Monday, May 5, 2014

We have the man who was once CC Sabathia through 2017 at a cost of nearly $100 million

See here the last four years of ERA for Mr. CC Sabathia: 3.00, 3.38, 4.78 and - now, over one month - 5.11. It's like the trajectory of a Reggie Jackson home run. Yesterday, the home town fans booed CC, as if he had signed with Seattle, while he botched a rubber match against a team we need to beat, and which seems to own a voodoo doll pin/cushion of us.

Since CC's knees began barking two years ago, forcing him to eat salads and skip lunch, Sabathia has been a pitcher in search of cheese. Big wedges of it. His fastball is somewhere in the veggie bin. He remains a crafty veteran, a good teammate and a physical hulk capable of dissuading Dustin Pedroia from charging the mound. But his fastball? Ah, t'is a memory, like his waistline. He's 33, and this was supposed to be his comeback season, the year he becomes a finesse pitcher. Thus far, it isn't happening.

The Yankees have him under contract through 2017, a year they will pay him $25 million. They can buy him out of it for $5 million, if he can't pitch due to shoulder issues. But over the next four years, they're on the hook for about $95 million - this for a guy who yesterday was outdone by Eric Bedard.

Listen: It's Hal Steinbrenner's money, not ours, and I never cry when billionaires lose $20 million, because that's what they spend on clam dip. But Boston has kept its long term deals ridiculously short, and next year, if necessary, they will be poised to buy talent, while we keep paying off CC and A-Rod. We watch one management group consistently do things right, while another does nearly everything wrong. Guess which side of that glass we are on...

OK, it was a low blow to compare CC to Eric Bedard. It's not CC's fault that the Yankees yesterday felt compelled to swing at every first pitch Bedard threw, spoiling Suzyn Waldman's carefully crafted game plan. Through the first five, she bitterly wondered why the Yankees weren't taking pitches. When John mentioned how slowly Bedard was working, she grumbled, "You could read Moby Dick." Yesterday's loss belonged to the team, not CC. And we squandered a great outing by Alfredo Aceves. I'm not sure how many of them we will see.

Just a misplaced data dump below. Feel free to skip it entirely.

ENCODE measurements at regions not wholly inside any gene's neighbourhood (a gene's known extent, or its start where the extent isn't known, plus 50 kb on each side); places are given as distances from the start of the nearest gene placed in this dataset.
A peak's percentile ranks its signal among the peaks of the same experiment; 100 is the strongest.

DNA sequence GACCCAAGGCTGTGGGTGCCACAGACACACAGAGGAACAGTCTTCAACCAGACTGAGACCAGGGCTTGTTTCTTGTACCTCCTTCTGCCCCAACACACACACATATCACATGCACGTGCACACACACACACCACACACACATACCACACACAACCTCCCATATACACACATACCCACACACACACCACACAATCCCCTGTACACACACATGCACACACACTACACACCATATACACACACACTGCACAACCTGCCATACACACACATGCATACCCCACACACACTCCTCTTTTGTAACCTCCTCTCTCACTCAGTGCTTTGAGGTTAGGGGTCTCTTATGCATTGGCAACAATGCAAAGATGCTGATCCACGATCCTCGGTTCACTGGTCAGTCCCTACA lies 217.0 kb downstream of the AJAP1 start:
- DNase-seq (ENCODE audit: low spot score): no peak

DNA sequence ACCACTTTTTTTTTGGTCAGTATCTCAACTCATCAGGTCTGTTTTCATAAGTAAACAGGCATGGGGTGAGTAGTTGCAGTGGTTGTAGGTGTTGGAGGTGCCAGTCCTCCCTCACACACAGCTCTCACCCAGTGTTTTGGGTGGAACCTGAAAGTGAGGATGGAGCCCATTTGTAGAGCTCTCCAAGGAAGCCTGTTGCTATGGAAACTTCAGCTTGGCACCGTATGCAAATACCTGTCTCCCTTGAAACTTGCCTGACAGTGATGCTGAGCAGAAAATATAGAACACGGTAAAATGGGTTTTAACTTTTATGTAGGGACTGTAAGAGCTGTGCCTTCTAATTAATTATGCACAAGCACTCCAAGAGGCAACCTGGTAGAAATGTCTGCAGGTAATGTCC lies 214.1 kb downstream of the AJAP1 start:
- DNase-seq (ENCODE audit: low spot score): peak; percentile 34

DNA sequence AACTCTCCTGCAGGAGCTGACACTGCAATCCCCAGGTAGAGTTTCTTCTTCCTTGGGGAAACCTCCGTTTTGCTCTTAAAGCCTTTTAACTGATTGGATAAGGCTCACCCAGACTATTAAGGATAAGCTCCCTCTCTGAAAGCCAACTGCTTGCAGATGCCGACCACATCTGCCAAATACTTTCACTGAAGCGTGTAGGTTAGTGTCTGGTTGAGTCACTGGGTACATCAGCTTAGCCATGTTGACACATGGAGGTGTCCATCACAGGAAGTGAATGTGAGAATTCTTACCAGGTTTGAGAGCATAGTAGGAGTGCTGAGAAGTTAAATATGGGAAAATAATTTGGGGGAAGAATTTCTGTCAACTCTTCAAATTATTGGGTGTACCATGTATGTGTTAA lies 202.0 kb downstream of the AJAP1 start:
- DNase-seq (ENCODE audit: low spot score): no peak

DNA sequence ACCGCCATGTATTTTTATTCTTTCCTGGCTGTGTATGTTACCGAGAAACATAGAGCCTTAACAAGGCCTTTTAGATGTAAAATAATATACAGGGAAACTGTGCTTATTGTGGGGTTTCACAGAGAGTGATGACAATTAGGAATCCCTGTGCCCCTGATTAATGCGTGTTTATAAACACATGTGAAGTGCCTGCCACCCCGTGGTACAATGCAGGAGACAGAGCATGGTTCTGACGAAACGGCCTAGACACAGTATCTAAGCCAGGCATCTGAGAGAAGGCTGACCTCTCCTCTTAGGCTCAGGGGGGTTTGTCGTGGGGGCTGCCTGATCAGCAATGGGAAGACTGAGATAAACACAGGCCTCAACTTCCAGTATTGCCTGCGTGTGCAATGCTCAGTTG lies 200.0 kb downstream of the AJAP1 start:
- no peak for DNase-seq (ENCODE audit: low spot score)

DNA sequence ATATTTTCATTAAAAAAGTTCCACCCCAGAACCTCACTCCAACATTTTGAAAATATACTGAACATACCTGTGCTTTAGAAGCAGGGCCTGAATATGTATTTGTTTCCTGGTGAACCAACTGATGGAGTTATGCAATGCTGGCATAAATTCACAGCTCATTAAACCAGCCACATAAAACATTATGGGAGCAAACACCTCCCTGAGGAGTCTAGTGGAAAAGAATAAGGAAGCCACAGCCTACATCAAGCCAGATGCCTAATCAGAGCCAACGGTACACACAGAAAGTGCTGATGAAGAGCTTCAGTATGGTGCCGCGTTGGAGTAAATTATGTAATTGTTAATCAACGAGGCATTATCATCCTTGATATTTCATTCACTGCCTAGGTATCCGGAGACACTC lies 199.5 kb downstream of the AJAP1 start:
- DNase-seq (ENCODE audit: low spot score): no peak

Lately, I've been trying to figure out how we can win this in 2014. By default, maybe. The East might be the weakest division in the AL. (Maybe in baseball.) Mark Teixeira must make a comeback; it might be happening. Brian Roberts has to become a solid 2B; he's hit well lately. Jeter has to play credible SS; I'm not ready to count him out. But finally, CC Sabathia must regain his old stuff. That's where my hope falls off the rails. His ERA is heading out of the stadium, still rising. And we have him for at least three more years.


John M said...

Hey, Duque, sorry for the incredibly obvious and somewhat bitter post the other day. And also, as Anonymous commented, boring.

When I wrote last month that this could be another 1966, it seemed like a good joke with an outside chance of becoming true. Now it doesn't seem all that funny, even if '66 may be stretching it a bit. These guys aren't that bad.

Are they?

One silver lining besides Aceves yesterday...Girardi actually took CC out of a game before the fifth inning. Not before he gave up too many runs for our 1/3 to half of a lineup to overcome, but still, that's something.

el duque said...

Hey, I loved your piece and it was not boring. And with a couple injuries here and there, we might be facing another 1966. There is trouble in Paradise. With a capital T and rhymes with P and that stands for Pineda.

Suzyn's Bitch said...

He needs to start passing up the salad bar, and go back to pizza, donuts, or whatever made him the lovably, successful Pillsbury doughboy of the past!

Diabeetus said...

Captain Crunch.

Simon said...

Sabathia's girth was not the key to his fastball--it body fat equaled velocity, Chris Christie would have an unhittable heater. CC's cheese has molded because of age and the gazillions of innings he's thrown.

Unless he learns how to become Jimmy Key--and that seems a stretch--he's done.

The Yankees might be facint another 1966 WITOUT injuries. There is no rational foundation for believing that Jeter will be anything but an abysmal shortstop and subpar hitter. Tex will be a shadow of his peak years at the plate, as will Soriano. Beltran is not likely to wear well at his advanced age. How well do most catchers fare into their thirties?So don't bet the house on McCann either. The Yankees have exactly one regular everyday player under 30--Solarte. In fact, a youth movement for the Yankees would be a starting lineup with guys mostly below 35.

The NYY Hindenburg is descending slowly and about to blow up. Only from the ashes will a decent franchise arise--one hopes, after Cashman and the Steinbrenners are long gone.